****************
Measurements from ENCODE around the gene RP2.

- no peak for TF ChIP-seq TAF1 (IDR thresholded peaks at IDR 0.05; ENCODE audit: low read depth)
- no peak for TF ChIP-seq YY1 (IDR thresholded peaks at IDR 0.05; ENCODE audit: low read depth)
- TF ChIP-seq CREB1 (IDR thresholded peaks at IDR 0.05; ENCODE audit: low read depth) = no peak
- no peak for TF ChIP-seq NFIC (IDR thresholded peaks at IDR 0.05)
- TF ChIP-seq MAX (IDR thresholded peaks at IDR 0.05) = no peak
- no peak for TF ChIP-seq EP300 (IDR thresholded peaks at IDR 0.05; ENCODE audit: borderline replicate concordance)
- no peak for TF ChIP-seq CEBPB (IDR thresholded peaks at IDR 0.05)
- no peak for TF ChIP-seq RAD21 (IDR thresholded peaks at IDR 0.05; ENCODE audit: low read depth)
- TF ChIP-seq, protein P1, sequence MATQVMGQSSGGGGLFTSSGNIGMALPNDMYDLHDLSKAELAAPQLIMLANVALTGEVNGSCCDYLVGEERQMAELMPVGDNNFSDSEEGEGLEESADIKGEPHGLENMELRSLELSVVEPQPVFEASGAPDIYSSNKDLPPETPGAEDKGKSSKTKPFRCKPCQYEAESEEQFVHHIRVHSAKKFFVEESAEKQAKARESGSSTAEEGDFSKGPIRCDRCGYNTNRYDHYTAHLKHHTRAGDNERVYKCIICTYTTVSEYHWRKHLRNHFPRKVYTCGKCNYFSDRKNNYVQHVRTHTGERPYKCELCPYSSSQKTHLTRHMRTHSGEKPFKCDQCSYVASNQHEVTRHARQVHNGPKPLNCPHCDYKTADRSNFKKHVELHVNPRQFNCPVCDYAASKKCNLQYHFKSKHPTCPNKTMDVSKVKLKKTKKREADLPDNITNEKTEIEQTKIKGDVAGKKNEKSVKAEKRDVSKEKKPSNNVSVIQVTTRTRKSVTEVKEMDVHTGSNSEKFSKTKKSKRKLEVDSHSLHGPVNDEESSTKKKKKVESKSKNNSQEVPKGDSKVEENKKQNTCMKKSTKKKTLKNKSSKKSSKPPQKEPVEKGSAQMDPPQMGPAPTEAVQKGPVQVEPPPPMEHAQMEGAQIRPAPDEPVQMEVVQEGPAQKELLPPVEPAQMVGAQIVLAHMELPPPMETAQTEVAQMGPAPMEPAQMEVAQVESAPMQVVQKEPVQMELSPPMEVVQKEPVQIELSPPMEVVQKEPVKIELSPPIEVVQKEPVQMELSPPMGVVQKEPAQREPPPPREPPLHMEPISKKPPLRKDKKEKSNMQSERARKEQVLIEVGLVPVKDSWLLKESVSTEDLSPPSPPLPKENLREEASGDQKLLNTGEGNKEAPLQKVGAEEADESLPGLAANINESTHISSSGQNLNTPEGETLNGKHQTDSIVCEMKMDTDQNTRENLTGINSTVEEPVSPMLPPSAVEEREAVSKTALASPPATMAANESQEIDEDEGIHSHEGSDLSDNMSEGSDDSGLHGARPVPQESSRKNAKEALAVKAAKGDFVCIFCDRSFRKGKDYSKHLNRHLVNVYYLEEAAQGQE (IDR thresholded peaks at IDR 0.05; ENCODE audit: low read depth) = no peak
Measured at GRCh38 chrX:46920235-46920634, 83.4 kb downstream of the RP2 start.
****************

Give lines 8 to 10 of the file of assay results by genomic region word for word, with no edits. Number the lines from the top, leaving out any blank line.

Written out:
- no peak for TF ChIP-seq CEBPB (IDR thresholded peaks at IDR 0.05)
- no peak for TF ChIP-seq RAD21 (IDR thresholded peaks at IDR 0.05; ENCODE audit: low read depth)
- TF ChIP-seq, protein P1, sequence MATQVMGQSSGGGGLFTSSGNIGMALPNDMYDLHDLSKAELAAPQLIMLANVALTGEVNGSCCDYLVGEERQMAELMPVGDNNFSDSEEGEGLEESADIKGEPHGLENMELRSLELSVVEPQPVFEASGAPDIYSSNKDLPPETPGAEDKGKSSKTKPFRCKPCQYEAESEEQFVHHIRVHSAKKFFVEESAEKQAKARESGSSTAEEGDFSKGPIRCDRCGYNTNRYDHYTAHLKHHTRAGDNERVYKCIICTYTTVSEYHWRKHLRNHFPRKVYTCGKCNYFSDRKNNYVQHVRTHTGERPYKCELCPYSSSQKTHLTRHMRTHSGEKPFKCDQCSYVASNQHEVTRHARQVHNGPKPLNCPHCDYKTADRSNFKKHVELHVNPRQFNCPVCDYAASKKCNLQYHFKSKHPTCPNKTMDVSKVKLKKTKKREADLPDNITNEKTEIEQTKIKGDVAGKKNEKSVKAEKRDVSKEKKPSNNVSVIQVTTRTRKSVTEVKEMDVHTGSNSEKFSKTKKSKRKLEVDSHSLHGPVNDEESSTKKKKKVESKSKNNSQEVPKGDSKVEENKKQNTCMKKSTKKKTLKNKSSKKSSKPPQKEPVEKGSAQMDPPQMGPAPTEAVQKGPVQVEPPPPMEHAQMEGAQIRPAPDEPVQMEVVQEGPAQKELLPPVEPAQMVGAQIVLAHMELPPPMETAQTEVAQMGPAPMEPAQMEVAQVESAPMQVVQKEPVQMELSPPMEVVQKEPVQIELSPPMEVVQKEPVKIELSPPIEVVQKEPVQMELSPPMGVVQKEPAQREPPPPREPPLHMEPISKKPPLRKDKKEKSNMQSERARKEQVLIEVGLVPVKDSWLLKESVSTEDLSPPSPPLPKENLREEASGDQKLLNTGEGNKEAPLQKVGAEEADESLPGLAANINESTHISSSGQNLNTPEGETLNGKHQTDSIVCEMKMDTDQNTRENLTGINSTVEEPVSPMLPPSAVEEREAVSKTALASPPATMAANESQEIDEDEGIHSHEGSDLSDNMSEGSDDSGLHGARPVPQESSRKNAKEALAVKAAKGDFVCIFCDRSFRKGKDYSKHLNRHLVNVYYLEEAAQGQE (IDR thresholded peaks at IDR 0.05; ENCODE audit: low read depth) = no peak